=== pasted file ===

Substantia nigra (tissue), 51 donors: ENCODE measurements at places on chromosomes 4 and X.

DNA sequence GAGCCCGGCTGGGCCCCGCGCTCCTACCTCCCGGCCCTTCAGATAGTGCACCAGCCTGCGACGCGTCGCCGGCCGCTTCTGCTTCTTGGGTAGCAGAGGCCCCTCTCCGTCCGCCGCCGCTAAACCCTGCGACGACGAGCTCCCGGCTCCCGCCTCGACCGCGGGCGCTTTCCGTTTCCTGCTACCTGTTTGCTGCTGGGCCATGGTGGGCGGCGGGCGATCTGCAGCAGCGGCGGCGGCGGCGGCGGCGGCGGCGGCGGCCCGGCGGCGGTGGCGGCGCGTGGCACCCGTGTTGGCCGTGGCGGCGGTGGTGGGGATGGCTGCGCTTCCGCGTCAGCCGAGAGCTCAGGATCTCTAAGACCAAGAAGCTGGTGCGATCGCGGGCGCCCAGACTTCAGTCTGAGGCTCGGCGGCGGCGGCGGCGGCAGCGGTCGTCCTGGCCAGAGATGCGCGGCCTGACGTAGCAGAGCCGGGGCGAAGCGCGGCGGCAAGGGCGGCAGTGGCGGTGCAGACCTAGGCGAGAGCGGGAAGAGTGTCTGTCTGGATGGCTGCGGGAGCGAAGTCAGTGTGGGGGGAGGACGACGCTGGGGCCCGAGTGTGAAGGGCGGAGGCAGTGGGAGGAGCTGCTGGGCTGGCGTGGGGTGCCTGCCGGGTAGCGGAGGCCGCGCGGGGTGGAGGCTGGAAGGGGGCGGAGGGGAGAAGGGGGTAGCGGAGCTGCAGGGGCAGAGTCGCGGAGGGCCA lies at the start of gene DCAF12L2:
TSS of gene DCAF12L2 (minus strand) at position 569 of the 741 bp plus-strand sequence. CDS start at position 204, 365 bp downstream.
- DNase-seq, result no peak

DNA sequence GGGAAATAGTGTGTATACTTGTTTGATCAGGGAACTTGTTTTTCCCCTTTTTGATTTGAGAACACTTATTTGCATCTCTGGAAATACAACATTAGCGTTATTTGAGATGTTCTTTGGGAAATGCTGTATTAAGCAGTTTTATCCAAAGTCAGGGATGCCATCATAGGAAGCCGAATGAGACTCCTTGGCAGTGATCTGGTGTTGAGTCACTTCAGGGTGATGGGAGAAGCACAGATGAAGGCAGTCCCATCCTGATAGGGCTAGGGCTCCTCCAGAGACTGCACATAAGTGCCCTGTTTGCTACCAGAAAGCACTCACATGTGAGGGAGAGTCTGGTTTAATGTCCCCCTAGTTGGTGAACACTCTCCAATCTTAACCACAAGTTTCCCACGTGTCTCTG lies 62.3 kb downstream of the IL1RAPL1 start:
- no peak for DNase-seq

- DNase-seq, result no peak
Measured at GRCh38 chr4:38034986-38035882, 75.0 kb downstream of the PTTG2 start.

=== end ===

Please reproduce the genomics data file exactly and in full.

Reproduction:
Substantia nigra (tissue), 51 donors: ENCODE measurements at places on chromosomes 4 and X.

DNA sequence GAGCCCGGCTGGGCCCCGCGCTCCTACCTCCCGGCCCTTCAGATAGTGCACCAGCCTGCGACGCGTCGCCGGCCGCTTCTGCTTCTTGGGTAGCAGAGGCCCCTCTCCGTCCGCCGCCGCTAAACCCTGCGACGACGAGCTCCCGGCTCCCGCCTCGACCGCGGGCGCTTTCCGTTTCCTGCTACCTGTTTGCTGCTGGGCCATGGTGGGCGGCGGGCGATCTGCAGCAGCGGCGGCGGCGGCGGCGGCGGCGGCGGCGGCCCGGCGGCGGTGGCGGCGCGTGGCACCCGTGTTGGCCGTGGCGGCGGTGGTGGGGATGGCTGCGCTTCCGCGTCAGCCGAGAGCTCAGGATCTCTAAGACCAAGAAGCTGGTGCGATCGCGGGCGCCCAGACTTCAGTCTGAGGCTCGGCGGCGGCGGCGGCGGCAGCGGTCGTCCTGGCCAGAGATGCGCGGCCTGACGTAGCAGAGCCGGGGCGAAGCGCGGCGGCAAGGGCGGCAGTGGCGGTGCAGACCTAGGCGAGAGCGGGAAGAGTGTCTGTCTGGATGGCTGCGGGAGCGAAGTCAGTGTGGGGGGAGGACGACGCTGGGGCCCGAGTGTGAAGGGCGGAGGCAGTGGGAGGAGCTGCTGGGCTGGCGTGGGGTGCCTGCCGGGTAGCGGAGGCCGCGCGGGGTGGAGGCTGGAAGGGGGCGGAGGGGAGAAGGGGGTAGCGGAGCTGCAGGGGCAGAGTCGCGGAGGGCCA lies at the start of gene DCAF12L2:
TSS of gene DCAF12L2 (minus strand) at position 569 of the 741 bp plus-strand sequence. CDS start at position 204, 365 bp downstream.
- DNase-seq, result no peak

DNA sequence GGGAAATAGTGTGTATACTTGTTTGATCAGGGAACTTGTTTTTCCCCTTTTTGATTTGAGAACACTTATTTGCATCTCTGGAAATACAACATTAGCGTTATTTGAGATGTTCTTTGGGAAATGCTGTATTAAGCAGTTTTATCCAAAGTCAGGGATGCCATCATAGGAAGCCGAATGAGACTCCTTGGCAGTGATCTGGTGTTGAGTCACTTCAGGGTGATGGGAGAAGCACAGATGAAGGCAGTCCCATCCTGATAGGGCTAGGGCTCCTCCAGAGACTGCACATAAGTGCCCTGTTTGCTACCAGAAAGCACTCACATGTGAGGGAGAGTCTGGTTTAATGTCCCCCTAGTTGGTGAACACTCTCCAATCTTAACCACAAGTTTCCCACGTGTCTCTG lies 62.3 kb downstream of the IL1RAPL1 start:
- no peak for DNase-seq

- DNase-seq, result no peak
Measured at GRCh38 chr4:38034986-38035882, 75.0 kb downstream of the PTTG2 start.